It is in every way a fairer and saner system, for all its flaws.

But don’t listen to me. I knew early on that the orchestra audition circuit was not for me, and I also understand that defenders of the current system often say that only those people who have succeeded in a national audition fully understand the benefits of the system. So don’t take it from me.

I leave you instead with a quote from a fried of mine who retired as section principal from one of the world’s greatest orchestras about ten years ago:

“It was the auditions that did me in,” he said, “I just couldn’t sit there anymore and break the hearts and destroy the dreams of so many people who played better than I did, when I knew the system wasn’t giving them a chance to show what they were really capable of.”


What do you think? Have you taken orchestra auditions? Was your experience anything like that described in the Boston Mag piece? Perhaps your partner or relative has been through the audition circuit and you’ve seen how it affects them? Do you think the system really works or do we need a change?

Please share your thoughts!!!



Part II with some follow-up thoughts is here, but read the comments to this post first.

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About the author

American conductor, composer and cellist Kenneth Woods is Principal Conductor of the English Symphony Orchestra, Artistic Director of the Colorado MahlerFest and cellist of the string trio Ensemble Epomeo. He records for the Avie, Somm, Nimbus, Signum, MSR and Toccata labels.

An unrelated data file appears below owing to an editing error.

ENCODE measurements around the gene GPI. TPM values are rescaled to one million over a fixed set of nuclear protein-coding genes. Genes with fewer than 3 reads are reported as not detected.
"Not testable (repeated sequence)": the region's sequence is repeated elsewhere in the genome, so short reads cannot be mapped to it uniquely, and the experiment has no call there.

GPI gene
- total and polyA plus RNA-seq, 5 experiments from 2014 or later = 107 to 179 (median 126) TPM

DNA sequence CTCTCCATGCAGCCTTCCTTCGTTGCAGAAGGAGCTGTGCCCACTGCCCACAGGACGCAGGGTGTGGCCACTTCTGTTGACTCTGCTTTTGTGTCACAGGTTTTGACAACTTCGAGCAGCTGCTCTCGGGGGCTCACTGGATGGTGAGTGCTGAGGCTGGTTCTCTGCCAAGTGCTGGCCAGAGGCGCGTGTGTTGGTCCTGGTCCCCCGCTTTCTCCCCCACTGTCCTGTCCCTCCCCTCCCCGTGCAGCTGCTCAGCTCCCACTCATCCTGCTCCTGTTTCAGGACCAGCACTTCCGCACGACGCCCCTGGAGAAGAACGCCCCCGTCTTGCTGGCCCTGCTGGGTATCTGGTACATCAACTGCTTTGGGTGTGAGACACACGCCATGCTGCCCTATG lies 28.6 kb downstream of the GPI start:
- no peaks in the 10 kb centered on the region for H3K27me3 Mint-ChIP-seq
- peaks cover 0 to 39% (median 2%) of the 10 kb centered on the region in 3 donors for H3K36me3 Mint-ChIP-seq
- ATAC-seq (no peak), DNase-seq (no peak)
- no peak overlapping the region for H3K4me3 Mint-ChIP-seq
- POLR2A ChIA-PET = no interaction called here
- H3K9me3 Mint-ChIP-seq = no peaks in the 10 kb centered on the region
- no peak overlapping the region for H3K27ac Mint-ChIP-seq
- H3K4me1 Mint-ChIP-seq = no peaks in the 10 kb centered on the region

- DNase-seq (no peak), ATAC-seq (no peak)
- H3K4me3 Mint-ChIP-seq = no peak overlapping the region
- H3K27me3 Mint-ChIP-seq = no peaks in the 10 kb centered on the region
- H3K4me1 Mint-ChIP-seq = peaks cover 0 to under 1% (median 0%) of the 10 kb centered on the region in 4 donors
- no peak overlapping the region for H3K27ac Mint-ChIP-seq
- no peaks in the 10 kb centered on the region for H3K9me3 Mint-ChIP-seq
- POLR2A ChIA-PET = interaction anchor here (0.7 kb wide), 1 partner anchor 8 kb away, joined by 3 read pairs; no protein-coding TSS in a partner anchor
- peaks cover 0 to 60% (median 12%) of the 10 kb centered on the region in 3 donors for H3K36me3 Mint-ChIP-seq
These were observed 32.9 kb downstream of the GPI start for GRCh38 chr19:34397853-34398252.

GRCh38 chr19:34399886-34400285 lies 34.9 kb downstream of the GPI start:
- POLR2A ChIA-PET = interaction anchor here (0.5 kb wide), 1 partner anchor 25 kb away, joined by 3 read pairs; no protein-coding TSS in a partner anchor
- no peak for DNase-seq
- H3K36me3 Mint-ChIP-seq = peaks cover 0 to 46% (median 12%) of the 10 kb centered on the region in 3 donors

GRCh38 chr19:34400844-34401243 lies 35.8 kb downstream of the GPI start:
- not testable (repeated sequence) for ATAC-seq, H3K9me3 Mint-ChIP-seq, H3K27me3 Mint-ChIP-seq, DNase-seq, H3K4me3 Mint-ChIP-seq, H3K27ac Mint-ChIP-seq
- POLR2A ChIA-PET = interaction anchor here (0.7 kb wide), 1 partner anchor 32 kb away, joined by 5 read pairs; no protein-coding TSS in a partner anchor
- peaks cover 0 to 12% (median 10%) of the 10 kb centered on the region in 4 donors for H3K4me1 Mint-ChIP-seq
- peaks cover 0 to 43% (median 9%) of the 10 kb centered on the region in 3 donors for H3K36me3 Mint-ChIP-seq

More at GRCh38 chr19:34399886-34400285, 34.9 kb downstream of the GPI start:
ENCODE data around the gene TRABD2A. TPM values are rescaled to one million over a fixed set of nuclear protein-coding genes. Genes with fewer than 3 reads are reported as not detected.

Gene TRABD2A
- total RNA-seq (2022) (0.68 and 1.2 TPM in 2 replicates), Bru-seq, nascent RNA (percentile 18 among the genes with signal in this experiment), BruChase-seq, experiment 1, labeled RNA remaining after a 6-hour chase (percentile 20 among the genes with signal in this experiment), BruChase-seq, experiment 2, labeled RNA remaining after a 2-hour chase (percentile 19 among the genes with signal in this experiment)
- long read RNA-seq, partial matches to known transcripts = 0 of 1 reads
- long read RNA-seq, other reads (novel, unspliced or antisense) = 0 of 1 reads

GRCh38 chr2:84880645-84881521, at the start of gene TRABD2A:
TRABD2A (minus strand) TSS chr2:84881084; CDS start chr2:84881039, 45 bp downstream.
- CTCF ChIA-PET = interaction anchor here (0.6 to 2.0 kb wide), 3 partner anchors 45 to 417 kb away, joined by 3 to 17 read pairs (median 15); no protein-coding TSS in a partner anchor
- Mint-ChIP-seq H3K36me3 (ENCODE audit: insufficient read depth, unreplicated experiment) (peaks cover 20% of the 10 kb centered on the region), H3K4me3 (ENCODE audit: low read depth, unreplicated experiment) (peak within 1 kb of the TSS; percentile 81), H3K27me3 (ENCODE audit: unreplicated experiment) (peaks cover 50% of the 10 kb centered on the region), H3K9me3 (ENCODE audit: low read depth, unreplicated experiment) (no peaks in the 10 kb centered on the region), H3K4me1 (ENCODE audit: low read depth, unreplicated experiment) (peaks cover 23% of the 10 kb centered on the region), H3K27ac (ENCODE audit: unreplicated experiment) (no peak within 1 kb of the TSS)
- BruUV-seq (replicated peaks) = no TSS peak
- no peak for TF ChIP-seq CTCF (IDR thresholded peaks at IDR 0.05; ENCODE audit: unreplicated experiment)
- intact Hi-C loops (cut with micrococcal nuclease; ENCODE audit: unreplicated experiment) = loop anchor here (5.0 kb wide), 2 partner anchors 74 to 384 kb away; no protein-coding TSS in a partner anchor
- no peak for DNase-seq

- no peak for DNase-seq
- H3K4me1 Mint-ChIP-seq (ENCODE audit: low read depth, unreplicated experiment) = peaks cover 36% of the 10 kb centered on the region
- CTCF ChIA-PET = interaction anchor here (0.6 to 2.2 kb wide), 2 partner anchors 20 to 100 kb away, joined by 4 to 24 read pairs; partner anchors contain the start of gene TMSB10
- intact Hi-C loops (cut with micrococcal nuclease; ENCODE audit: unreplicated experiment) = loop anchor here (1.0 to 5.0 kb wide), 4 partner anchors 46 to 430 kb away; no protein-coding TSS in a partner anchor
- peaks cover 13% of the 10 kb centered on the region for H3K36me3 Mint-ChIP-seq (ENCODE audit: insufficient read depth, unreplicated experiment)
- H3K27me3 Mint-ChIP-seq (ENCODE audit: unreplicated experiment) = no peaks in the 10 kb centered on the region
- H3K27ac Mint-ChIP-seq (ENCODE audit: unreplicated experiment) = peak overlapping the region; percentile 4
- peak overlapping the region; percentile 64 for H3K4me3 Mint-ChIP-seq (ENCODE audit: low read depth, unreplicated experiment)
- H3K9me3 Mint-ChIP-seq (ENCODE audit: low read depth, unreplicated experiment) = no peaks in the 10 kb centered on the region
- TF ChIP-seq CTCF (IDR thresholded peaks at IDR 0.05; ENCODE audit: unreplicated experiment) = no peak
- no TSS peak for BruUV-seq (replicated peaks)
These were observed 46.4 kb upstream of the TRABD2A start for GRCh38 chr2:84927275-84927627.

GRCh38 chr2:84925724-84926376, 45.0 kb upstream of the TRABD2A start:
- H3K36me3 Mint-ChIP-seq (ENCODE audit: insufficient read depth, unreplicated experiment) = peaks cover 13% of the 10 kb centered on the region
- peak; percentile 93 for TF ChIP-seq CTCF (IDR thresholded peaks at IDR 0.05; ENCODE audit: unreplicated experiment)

Learn about Kenneth at

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71 comments on “Cruel and Unusual- It’s time to change the audition system”

  1. Jakub B.

    Ken, I agree wholeheartedly. Then, I have no idea about US, nor UK, but in the place where I happen to live – there is similarly discriminating and ravaging auditioning process, but on the conservatory level (especially when auditioning composers or conductors). So you can’t even begin to _learn_ serious music if you are unable ace series of abstract skills tests that tells commitee absolutely nothing about who are you, as a musician, or what is your potential for growth. But the saddest part is that often they don’t even care. And it goes an goes, for a decades with a large chunk of people either comfortable with a process that would be petitioned/sued against if applied in another field, or simply ignoring disastrous results it provides to our genre, because “it’s traditional, it can’t be done the other way”. Generally, I’ve came to believe that this is a part of whole “death of classical music” thing that everyone is raving about these days. Good thing it’s happening in 21st cent., otherwise we might have really collapsed. 😉

  2. Bones

    Ken, thanks so much for this article. It is a perfect response to “The Audition.” If you had not discussed it in your article, I would have added here that the “screen” does indeed protect the committee members far more than it does the person auditioning. I would also like to add that, while you said that “it’s simply not always true” that the best musician wins the audition, I think that it’s more accurate-here in the US of the 21st century–that “more often than not the best musicians are not winning the auditions.” Now, many of those audition winners grow in their positions to become great musicians, but a lot of them never grow beyond their “audition jock” position. If have heard this in younger players more and more over the 30 years I have been in the business.